It would be unlikely to find a fair comparison to modulation effects in nature. For example, the flanging effect could be described as a “jet plane” passing by, and that would be the closest comparison. Effects such as flanger, phaser, chorus, or ring modulation fall into the category of special effects. This is because the mentioned effects are quite noticeable, and in most cases, they are radically changing the audio signal processed by them. Their influence can be more or less obvious, but this depends on your taste. In any case, these effects provide a totally new dimension of sound, and in the next seven tips, I will show you how to use them creatively.
1. Tempo Sync
If you find yourself using phaser or a flanger effect, be sure to enable tempo sync ( most of these effects offer that option ). This will enable you to create an awesome cyclic pattern that could span over 8 bars or more and even introduce a gradual uplifting feeling to the track.
2. Ring Modulation
It could be interesting to add a bit of ring modulation to your bass-line, but since ring modulation can be a rather extreme effect, try to keep its wet balance closer to a minimum. Therefore you will create a nice backing layer with some additional harmonics.
3. Add Compression
Many of the modulation effects, especially ring modulators or phasers, can cause peaking on some parts of the sequenced or single sound on which they are applied to. This is happening because they mostly don’t operate in the static regime, but rather a cyclic one, controlled by the LFO. You could avoid those peaks by placing a compressor effect right after the modulation effect in the effect chain.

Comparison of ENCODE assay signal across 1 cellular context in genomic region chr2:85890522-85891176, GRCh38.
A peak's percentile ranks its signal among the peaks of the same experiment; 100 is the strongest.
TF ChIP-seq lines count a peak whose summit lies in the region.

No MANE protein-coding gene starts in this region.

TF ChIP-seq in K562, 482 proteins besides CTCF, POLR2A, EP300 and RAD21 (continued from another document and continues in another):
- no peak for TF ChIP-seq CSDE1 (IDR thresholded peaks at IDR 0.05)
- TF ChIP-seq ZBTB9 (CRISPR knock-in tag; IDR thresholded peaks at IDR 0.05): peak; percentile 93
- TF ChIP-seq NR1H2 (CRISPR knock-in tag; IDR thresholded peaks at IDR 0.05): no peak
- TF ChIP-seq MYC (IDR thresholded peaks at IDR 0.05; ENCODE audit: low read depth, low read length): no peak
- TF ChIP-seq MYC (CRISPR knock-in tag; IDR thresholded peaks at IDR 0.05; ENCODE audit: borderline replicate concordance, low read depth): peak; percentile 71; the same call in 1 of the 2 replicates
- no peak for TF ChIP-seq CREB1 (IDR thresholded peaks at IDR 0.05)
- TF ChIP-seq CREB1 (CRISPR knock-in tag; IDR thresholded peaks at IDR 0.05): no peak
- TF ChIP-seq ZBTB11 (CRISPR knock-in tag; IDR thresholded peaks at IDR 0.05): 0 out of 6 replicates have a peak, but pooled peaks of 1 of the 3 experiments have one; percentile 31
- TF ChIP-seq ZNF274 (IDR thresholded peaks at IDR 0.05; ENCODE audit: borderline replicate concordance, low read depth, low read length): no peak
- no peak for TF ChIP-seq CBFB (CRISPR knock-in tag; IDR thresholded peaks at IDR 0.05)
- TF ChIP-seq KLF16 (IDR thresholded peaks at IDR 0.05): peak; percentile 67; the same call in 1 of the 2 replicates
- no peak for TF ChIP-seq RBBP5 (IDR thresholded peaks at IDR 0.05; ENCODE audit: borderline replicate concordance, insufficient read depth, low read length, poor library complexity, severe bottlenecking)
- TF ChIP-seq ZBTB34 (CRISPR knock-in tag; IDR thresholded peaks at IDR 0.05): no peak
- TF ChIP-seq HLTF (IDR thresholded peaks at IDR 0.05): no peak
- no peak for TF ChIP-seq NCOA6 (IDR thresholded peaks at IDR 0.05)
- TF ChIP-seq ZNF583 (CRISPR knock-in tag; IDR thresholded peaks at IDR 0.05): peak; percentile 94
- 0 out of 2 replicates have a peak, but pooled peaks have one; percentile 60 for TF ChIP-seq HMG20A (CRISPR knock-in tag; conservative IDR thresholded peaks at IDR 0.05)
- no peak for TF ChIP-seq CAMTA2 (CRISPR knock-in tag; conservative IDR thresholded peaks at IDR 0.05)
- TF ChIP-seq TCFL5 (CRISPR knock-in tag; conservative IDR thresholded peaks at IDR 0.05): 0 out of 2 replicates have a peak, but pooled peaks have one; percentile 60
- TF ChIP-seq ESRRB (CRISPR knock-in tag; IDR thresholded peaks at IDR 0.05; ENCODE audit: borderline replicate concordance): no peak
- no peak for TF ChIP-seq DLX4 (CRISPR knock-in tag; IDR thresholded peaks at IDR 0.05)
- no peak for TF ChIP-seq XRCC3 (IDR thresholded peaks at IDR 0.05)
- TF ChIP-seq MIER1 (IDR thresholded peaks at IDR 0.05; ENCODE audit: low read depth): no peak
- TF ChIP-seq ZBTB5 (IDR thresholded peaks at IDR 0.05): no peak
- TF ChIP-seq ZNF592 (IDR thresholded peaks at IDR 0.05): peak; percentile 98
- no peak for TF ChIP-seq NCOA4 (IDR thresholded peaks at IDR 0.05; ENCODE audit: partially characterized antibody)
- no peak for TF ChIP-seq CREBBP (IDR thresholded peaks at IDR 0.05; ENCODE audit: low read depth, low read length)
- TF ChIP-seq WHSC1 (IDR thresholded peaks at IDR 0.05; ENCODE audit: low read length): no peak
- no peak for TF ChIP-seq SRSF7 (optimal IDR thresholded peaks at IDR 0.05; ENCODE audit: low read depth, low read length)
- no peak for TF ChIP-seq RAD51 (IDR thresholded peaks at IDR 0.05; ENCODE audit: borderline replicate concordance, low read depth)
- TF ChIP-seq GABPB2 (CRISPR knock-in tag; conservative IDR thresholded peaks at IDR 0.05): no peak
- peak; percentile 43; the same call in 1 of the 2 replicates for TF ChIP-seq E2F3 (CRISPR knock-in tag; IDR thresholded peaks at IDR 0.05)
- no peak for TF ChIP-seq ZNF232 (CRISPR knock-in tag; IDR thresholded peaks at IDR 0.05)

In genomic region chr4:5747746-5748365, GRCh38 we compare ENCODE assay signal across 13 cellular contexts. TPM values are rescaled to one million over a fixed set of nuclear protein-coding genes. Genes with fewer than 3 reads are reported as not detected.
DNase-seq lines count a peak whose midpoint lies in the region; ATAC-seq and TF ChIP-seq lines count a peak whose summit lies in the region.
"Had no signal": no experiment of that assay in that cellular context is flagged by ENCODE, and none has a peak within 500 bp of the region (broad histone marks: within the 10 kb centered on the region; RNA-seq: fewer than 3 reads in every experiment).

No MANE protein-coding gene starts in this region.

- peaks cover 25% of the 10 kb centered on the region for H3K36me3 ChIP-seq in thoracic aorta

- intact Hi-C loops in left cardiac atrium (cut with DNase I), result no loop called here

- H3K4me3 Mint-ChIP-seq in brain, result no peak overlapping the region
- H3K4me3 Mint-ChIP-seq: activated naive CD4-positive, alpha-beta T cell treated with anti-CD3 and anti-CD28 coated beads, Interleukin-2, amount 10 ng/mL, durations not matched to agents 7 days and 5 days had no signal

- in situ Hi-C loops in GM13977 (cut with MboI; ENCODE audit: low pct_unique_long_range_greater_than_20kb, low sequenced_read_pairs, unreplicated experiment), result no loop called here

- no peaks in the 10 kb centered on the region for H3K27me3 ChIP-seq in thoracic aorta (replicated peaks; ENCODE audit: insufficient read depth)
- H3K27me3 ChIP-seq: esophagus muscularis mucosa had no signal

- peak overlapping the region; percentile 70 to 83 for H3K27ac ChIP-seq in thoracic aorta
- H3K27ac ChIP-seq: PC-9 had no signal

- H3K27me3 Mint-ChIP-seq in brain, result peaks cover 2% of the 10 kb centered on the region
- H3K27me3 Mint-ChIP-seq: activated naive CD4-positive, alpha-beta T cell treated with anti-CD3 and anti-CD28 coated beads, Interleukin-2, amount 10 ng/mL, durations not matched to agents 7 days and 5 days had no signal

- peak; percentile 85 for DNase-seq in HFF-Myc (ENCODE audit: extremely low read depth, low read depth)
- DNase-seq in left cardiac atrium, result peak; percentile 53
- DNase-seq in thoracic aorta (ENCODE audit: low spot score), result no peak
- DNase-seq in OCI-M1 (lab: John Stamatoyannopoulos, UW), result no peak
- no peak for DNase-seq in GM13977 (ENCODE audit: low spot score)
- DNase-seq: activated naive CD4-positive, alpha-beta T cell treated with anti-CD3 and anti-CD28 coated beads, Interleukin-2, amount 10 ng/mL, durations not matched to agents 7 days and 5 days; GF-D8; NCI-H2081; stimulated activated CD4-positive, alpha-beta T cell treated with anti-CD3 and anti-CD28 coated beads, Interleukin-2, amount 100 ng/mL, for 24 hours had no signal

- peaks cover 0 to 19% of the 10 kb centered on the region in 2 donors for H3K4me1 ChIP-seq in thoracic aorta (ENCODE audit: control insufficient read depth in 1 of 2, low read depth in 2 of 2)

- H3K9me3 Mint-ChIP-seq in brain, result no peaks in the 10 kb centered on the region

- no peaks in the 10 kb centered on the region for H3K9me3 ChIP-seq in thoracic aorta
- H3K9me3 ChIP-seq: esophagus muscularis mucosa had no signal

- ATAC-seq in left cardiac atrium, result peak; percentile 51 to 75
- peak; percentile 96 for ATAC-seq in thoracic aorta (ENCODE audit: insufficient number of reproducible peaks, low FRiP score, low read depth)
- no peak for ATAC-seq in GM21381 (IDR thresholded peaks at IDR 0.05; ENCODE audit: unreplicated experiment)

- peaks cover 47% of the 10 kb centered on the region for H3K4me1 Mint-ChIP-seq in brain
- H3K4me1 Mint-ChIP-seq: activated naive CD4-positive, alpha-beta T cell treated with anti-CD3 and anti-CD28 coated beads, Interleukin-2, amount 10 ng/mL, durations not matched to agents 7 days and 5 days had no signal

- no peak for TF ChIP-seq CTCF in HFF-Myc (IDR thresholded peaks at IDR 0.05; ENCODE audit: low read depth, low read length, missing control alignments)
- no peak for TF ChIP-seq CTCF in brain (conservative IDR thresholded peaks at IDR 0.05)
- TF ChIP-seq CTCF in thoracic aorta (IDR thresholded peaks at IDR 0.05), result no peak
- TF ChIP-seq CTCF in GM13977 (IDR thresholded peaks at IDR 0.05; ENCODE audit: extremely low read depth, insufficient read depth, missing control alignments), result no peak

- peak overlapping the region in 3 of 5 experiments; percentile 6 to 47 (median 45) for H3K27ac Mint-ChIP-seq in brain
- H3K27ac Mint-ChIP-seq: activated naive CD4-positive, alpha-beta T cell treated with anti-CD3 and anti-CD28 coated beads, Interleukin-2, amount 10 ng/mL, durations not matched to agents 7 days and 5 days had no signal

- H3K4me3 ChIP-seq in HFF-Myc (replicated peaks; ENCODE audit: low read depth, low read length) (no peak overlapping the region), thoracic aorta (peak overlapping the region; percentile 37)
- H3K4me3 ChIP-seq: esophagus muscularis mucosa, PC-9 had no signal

4. Cautious Placement
Modulation effects are usually changing the sense of presence. In addition to this, they are known for altering the space and size. You should take caution on what you are placing them. If you put them on lead elements in your tracks, most likely they will decrease the energy of it.
5. Softening with Phasing
Phaser effect can be aimed at taming the harsh frequencies. This is an excellent application for this effect. A subtle touch of phasing on the guitar or on the lead synths can soften them up so they fit more nicely in the mix.
6. Crank the Feedback
If you feel your flanging effect sounds too subtle, try cranking up the feedback parameter. This will result in intensifying of that impressive whooshing effect which sounds so nice and unworldly.
7. Stereo Chorus
Chorus effect can be used as an excellent stereo widening tool. You could try placing the affected signal on the left and unaffected signal on the right. This will create a wide stereo image that will work great in your mix.